Inhibitors of KRASG12C that bind the target in its inactive conformation and lock it in off-mode have shown early signs of clinical activity in patients with KRASG12C-mutant lung cancer, but responses tend to be short-lived and invariably prelude the development of acquired resistance through largely unexplored mechanisms. A new study describes the emergence of RAS–MAPK heterogeneous subclonal alterations in a patient relapsed on a KRASG12C inactive-state inhibitor and identifies a novel KRASY96D-resistant variant that is druggable by a next-generation compound capable of associating with KRASG12C in its active configuration.
See related article by Tanaka et al., p. 1913.
KRAS and the structurally related NRAS and HRAS GTPases relay mitogenic stimuli from the extracellular environment to the cell nucleus by stimulating a series of cytoplasmic kinases (RAF, MEK, and ERK, collectively defining the MAPK cascade) that culminates in the stabilization and activation of transcription factors driving cell-cycle progression (1). For reversible implementation of this pathway, RAS proteins oscillate between an active, GTP-bound and an inactive, GDP-bound state at rates controlled by upstream growth factor–dependent signals. RAS family oncogenic mutations are common in tumors and typically result in single amino acid substitutions that constitutively activate the encoded enzymes by thwarting their ability to hydrolyze GTP, hence compromising catalytic autoinhibition. KRAS mutations, in particular, are found in lung, pancreatic, and colorectal cancers at frequencies of about 30%, 90%, and 40%, respectively (2).
Effective targeting of KRAS has proved daunting due to its high affinity for GTP and lack of sufficiently large pockets that enable accommodation of allosteric inhibitors. Moreover, pharmacologic interception of KRAS downstream effectors—namely, the MAPK cascade—is usually counteracted by feedback signal compensation (3). These limitations notwithstanding, the promise of KRAS inactivation has been recently revived by the discovery of inhibitors that selectively target KRAS proteins harboring a glycine-to-cysteine mutation at position 12 (G12C). Such small molecules covalently bind the mutated cysteine and occupy a pocket in the so-called switch-II region when KRASG12C is in its inactive, GDP-bound conformation, thus abrogating RAS-dependent signaling. Inactive-state KRASG12C inhibitors can do so because the mutant protein, although mostly engaged in its active conformation, still undergoes nucleotide cycling and experiences periods of inactivity, which allows for drug trapping and covalent attack (4).
Findings from recently completed and ongoing phase I/II trials are a testimony to the merits—but also a warning of the shortcomings—of targeting KRASG12C. When tested in patients with KRASG12C-mutant metastatic non–small cell lung cancer (NSCLC), the KRASG12C inhibitor sotorasib (AMG 510) was efficacious, with an overall response rate of 32.2% and a median progression-free survival of 6.3 months (5). Likewise, the objective response rate of patients with advanced or metastatic NSCLC treated with adagrasib (MRTX849, another inactive-state KRASG12C inhibitor characterized by a long half-life that equals the 24-hour synthesis rate of the KRAS protein) was 45% (6). Although disease control was remarkable in both studies, a relatively large fraction of patients responded suboptimally to either therapy, and many of those who had received some benefit relapsed quickly. According to preclinical experiments in isogenic cell lines, poor response ab initio (known as primary resistance) might be explained with a rapid process of nonuniform adaptation whereby some cells escape inhibition by producing new KRASG12C (which is promptly converted to the active, drug-refractory state) while others without sufficient expression of newly synthetized KRASG12C are eliminated by treatment (7). Less is known about the mechanisms underlying acquired resistance, and whether they mainly involve selection of genetically resistant subclones or plastic fitness variations.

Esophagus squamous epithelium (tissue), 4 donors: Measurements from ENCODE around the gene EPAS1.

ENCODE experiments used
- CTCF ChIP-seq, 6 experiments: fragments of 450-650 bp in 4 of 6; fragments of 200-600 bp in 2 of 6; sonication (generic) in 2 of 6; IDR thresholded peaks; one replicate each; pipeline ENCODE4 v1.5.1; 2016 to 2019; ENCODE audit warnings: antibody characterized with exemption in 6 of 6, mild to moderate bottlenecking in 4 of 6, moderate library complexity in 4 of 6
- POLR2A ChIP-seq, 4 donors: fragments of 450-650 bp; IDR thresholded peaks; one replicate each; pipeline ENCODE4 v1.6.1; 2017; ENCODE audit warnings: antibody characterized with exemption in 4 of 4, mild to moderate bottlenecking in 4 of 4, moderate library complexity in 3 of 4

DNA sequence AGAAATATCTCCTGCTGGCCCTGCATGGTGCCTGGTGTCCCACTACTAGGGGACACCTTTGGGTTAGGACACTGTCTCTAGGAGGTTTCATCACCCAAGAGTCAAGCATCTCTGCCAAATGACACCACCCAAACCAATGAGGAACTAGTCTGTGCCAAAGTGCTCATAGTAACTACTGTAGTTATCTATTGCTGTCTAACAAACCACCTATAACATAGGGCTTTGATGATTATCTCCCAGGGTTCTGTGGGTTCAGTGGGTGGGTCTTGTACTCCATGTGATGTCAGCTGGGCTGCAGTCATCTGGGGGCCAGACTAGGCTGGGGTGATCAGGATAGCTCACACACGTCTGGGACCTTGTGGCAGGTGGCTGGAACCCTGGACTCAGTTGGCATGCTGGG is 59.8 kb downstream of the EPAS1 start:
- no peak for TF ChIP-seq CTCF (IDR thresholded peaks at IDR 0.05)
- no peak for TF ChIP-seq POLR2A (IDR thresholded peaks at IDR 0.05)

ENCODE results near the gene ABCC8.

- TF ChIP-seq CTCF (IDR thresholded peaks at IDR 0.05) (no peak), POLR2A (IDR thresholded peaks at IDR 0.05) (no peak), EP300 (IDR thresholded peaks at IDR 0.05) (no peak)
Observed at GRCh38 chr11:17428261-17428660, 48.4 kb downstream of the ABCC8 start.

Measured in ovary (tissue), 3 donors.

In this issue of Cancer Discovery, Tanaka and colleagues (8) begin to delineate genetic alterations that may be responsible for the acquisition of secondary resistance in the clinic and illustrate potential therapeutic opportunities to target some of them. They describe a patient with metastatic NSCLC positive for the KRASG12C mutation who was treated with adagrasib. The patient had an initial objective response (32% reduction in tumor size) but showed evidence of progressive disease after approximately 4 months of treatment. Comparative analysis of cell-free DNA (cfDNA) before treatment and at the onset of resistance revealed the persistence of the KRASG12C mutation and the appearance of many distinct new mutations, all giving rise to protein products that are not druggable by inactive-state KRASG12C inhibitors. These alterations are predicted to converge on the reactivation of the RAS–MAPK pathway and include gain-of-function mutations in KRAS (which likely originated in trans in the remaining wild-type gene copy), NRAS, BRAF, and MAP2K1 (encoding the MEK1 protein; Fig. 1).
An interesting piece of information is the discovery of a novel, previously unidentified tyrosine-to-aspartate mutation at position 96 of KRAS (KRASY96D; Fig. 1). On the basis of the crystal structure of different inactive-state KRASG12C inhibitors bound to KRASG12C, the Y96D substitution appears to disrupt a critical hydrogen bond between the hydroxyl group of tyrosine 96 and the pyrimidine ring of adagrasib. More generally, the amino acid change at the tyrosine 96 locus is thought to weaken drug-target chemical interactions by making the switch-II pocket of the mutant enzyme more hydrophilic. This modification also affects target occupancy by KRASG12C inhibitors other than adagrasib, thus representing a shared liability of currently available compounds. Consistent with a functional role of KRASY96D, ectopic introduction of the mutant gene into KRASG12C-addicted cancer cell lines attenuated the growth-suppressing effect of inactive-state KRASG12C inhibitors and enhanced RAS signaling, indicating that KRASY96D is an oncogenic mutation that leads to constitutive RAS activation and imparts resistance to KRASG12C blockade.